Plague Vendor’s second album Bloodsweat raises the stakes after an exciting debut, and confirms a very unique but unambiguous first impression they had on me: We need this band. Much of their noise is familiar, following tried and true punk and hardcore templates. But there are also elements we’ve all been long starving for. For decades now, even the best hardcore bands have been yelling and screaming in the same frequency range, more or less. The best you could fairly say about the modern punk sound is that it’s a really cool way to whine.
The first time I heard Plague Vendor, it took about 30 seconds before I realized what I had stumbled onto. It was a song from 2014’s Free To Eat that had a little intro bit. It was all attitude and roughly one chord, as I pretty much expected from a band with a name like Plague Vendor. But then the vocals came in, and they were fucking cocky. Self-assured, dryly witty, and tough. They reminded me of a time when young dudes in bands weren’t just going after your daughter, but your wife, too. I had to go back a whole generation to find bands to accurately compare these guys to. Bloodsweat isn’t perfect, but after a long and steady diet of not quite enough, Plague Vendor might as well be.
Anchor To Ankles opens the album and sets the table, laying out most of what Bloodsweat has to offer technically. The simple riffs are back, but more confident and backed by a tighter and already more mature rhythm section. The lyrics are maybe 50 words, a direct and concise critique of shortsightedness via seafarer’s metaphor: You saw a treasure only six feet deep, you dropped your anchor straight down just to get it. Frontman Brandon Blaine delivers the key line coolly, smooth as an oil slick, before screaming the refrain, just to get it, in his take on that aforementioned hardcore scream. It’s the standard Dennis Lyxzén model, but only one of many tools in his toolbox. On Jezebel, he throws in exaggerated vibrato singing, sharply punctuated occasionally with an ah! or ow!, aping 50s rock like the earliest punk bands would do by nature. Towards the end of the album, during Fire To Emotion, he brings it back in hard, in what seems like a direct punking of Elvis.
Jezebel is an effective track, more single-worthy than the opener, and indeed one of a handful of tracks released in advance of the album, but it’s a three-song block in the middle of Bloodsweat that really sells this band as a great one.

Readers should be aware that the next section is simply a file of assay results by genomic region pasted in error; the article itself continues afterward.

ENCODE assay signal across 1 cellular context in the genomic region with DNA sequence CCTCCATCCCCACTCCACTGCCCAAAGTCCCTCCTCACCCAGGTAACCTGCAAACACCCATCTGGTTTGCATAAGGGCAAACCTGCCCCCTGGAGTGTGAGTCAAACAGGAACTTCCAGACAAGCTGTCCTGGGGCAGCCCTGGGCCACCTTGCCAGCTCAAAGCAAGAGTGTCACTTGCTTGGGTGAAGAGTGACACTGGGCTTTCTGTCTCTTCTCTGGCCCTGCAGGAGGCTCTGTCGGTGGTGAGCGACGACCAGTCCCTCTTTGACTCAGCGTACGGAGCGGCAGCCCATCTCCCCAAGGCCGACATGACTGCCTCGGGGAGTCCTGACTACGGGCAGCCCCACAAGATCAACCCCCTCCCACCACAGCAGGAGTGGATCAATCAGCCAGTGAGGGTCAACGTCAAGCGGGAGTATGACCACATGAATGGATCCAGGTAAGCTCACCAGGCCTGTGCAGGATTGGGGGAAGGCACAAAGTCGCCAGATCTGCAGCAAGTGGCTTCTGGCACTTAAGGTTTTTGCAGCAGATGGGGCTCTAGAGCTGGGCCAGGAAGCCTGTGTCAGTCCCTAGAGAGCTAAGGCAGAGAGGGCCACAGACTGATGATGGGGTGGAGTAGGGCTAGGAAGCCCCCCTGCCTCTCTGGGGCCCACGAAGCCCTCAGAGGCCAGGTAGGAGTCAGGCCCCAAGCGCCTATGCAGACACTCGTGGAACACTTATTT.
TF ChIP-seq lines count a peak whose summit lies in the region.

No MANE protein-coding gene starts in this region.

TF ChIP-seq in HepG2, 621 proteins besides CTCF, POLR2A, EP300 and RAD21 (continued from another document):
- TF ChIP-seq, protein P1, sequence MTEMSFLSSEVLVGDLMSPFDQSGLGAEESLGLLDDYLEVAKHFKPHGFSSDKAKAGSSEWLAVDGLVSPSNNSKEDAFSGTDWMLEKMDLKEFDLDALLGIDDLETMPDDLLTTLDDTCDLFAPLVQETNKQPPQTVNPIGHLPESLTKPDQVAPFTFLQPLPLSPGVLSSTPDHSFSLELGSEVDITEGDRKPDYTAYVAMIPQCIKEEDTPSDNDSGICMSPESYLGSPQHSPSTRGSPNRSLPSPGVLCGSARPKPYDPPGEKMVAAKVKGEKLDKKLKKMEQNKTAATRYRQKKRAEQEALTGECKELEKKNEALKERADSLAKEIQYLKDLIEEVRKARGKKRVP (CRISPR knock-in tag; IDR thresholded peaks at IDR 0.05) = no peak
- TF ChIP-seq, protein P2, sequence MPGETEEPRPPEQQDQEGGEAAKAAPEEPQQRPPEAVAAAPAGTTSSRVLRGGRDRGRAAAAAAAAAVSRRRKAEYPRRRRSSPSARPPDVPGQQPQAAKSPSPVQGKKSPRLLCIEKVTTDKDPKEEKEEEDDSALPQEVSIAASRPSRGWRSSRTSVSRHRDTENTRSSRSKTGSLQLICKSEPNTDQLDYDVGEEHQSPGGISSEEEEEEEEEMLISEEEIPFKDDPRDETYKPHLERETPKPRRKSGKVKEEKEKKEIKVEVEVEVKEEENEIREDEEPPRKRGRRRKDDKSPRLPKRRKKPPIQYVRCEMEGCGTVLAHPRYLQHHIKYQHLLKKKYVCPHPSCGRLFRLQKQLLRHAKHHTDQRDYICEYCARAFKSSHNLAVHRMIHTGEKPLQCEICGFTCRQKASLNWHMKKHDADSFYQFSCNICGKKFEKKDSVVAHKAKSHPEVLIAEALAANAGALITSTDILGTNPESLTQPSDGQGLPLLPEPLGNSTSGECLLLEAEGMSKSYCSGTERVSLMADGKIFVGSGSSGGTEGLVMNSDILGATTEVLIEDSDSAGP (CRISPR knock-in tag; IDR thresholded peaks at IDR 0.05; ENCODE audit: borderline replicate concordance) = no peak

ISUA is one of those songs you can put on loop for longer than most albums run; There’s no getting enough of the hook it opens with: Give me life, give me death, give me something that I’ll soon want to forget… The gatling gun delivery of that third line over a rumbling bass right before the guitar comes back in is a masterful flair, the kind of personal and creative touch we’re more used to seeing from guys twice Blaine’s age, maybe once or twice per album.
Chopper takes one of those guys head-on, sounding sort of a lot like a White Stripes song, blunt as a hammer and childishly simple, feeling over finesse… Except Blaine’s manic bellowing about drugs, sex, nooses, dirt, and duct tape makes pasty Jack squirm a little on that throne. When the breakdown comes a minute and a half in, Plague Vendor delivers another world-class hook. This time it’s the drums and bass that drop out, while a just slightly distorted guitar keeps time for one of the album’s feistiest verses: Where’s your country now? Where’s your countrymen? Where’s your country’s son? Dear God, Uncle Sam.
It’s more than most albums are packing, but it’s just foreplay for No Bounty, which is the album’s apex, despite the punk purists whining over its progressiveness. It’s a short story, or maybe just part of one, overheard in a bad part of town: They almost had me in Texas… Way down in New Orleans… Was stopped in New York City, but my lady and my disguise luckily got between… Yeah, it’s theatrics; these guys are from Whittier, but the delivery on that last line is so surly, so sexy, you can’t rightly accuse this band of faking anything.
As I said, Bloodsweat isn’t quite perfect; There’s a small handful of relatively unremarkable punk songs, like Saturday Night Shakes and (fuck your) Credentials, though I really appreciate the sentiment of the latter. And while I’ve got a favorite part of Giving In, Given Out where the drums cut out for a few seconds for a caustic little guitar riff, and I love the unhinged stuttering preaching that closes Got It Bad, the record ends in a valley, of which there are about as many as peaks. But as I scan the horizon for anyone else equipped nearly as well to bring such potent sex and danger back to rock and roll, that looks less and less like a problem and more like a nitpick.
We need this band. Much of their noise is familiar, following tried and true punk and hardcore templates, but there's a dangerous cockiness we've been long starving for. Bloodsweat isn't perfect, but after a long and steady diet of not quite enough, Plague Vendor might as well be.